Monday, July 5, 2010

Napoleonic Justice

At work, the attorneys and supporting professionals all seem keenly aware that the Korean legal system is currently undergoing an important period of growth and transition (fodder for a blog post later this month, perhaps). It's interesting to read about adjustments taking place in other countries' legal systems, even if they aren't completely analogous. The French, for example, have also been toying with—okay, more like vehemently debating—a far-reaching set of legal reforms. Here's an excerpt from an article in Time last year:

« France's investigating magistrates have been a central pillar of the country's Napoleonic justice system for over 200 years. Acting as independent, neutral investigators into crimes, they collect evidence that is then used by justice officials to either try or dismiss a case. Feared and respected, hailed and derided, the juge d'instruction has been immortalized in literature and film. French novelist and playwright Honoré de Balzac once described his role as that of the "most powerful man" in the country.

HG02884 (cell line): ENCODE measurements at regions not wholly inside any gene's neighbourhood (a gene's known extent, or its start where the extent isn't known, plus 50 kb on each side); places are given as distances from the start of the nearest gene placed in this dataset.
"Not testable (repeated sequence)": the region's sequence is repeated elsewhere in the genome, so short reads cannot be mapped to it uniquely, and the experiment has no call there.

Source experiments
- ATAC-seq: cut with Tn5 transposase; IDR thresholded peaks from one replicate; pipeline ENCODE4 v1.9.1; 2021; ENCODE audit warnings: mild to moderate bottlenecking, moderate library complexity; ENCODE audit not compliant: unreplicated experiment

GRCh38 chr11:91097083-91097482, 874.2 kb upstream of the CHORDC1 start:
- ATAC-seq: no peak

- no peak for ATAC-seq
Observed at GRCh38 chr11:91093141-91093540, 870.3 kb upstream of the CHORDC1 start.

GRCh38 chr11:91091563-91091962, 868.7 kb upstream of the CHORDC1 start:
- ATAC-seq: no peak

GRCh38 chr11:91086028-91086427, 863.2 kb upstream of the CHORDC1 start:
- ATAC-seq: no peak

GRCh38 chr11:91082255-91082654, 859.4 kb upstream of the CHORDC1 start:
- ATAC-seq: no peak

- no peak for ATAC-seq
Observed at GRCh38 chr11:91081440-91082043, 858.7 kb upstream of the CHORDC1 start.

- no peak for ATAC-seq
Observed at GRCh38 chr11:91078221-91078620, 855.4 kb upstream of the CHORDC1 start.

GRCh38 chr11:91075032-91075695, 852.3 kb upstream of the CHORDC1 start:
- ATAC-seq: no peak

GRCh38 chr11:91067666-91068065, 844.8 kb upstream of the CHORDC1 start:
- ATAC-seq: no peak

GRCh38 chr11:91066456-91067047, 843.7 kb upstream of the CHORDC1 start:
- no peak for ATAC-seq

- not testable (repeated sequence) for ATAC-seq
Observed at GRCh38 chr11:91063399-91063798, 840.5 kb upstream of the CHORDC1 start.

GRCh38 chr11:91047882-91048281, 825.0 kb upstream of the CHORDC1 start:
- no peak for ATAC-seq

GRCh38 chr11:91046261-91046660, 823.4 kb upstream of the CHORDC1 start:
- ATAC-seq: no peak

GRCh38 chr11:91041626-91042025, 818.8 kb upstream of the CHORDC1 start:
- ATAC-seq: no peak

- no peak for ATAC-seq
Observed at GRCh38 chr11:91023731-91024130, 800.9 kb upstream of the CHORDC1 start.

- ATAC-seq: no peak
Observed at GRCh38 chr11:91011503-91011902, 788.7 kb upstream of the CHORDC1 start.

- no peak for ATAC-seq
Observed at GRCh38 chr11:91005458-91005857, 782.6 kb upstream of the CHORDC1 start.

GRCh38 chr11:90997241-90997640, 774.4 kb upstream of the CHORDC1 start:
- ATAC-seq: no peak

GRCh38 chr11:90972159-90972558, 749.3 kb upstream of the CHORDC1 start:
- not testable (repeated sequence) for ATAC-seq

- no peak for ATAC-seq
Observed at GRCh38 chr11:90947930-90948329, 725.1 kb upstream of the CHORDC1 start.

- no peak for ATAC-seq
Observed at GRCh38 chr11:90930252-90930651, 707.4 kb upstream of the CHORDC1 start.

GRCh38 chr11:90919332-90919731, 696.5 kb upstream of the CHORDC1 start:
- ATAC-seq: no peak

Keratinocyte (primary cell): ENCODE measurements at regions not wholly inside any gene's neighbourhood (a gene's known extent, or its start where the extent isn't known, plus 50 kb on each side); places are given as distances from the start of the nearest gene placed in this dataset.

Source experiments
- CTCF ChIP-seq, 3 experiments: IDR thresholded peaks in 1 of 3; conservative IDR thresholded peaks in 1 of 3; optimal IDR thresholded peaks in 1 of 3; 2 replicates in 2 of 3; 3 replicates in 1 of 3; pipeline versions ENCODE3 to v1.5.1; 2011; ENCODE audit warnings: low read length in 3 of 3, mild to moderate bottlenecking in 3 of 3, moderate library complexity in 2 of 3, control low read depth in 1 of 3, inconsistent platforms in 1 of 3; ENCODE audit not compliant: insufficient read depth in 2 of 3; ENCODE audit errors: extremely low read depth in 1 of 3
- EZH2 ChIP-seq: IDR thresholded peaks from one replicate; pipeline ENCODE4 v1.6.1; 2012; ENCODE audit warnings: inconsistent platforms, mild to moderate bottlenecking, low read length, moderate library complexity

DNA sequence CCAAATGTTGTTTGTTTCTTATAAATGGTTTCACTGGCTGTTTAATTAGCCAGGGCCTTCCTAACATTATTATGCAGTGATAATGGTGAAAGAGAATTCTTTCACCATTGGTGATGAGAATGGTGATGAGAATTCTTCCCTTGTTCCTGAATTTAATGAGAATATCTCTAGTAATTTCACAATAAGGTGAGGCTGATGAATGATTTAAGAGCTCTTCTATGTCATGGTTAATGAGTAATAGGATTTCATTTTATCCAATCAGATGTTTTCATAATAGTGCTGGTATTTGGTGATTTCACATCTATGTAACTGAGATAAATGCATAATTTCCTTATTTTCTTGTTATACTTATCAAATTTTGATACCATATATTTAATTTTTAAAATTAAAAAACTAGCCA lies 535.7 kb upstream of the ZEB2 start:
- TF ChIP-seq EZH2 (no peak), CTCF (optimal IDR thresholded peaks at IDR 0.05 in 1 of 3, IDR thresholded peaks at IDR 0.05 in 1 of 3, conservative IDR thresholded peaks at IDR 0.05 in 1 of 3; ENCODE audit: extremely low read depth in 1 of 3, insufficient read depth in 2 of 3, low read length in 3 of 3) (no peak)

Now, though, French President Nicolas Sarkozy says he wants to do away with the position in order to "guarantee the rights of people under investigation." Opponents say the move will leave the nation's legal process broken and vulnerable to political manipulation. »

And from today's NYT:

« President Nicolas Sarkozy started his five-year term in 2007 with far-reaching plans to shake up France’s judicial system, a system built on codes laid down about 200 years ago.

Spurred perhaps by judicial scandals, or maybe by his experience during visits to the United States as interior minister, the new president hoped to create a justice system better equipped for the 21st century. In a speech early last year to the ermine-clad judges of the Cour de Cassation, France’s supreme court, he laid out his hope to replace the inquisitorial pillar of the system — the investigating magistrate.

But overturning a system established by Napoleon and imposing a more Anglo-Saxon, adversarial model was never going to be simple. Eighteen months after that speech, the issue appears to have slipped down the agenda and critics of the government sense that the magistrates may have won a stay of execution.

French magistrates were given wide powers in 1810, refined in the 1950s. They can initiate investigations — on the recommendation of a prosecutor or victims — and can raid and search premises, order wiretaps, confiscate documents and summon witnesses. They decide whether a case should go to trial and make their findings available to the defense and the prosecution.

The government argues that magistrates have become anachronistic and unwieldy, with their multiple roles. [Michèle Alliot-Marie, the justice minister], has argued that they no longer conform with European norms and cannot guarantee equality of justice across regions and social groups. »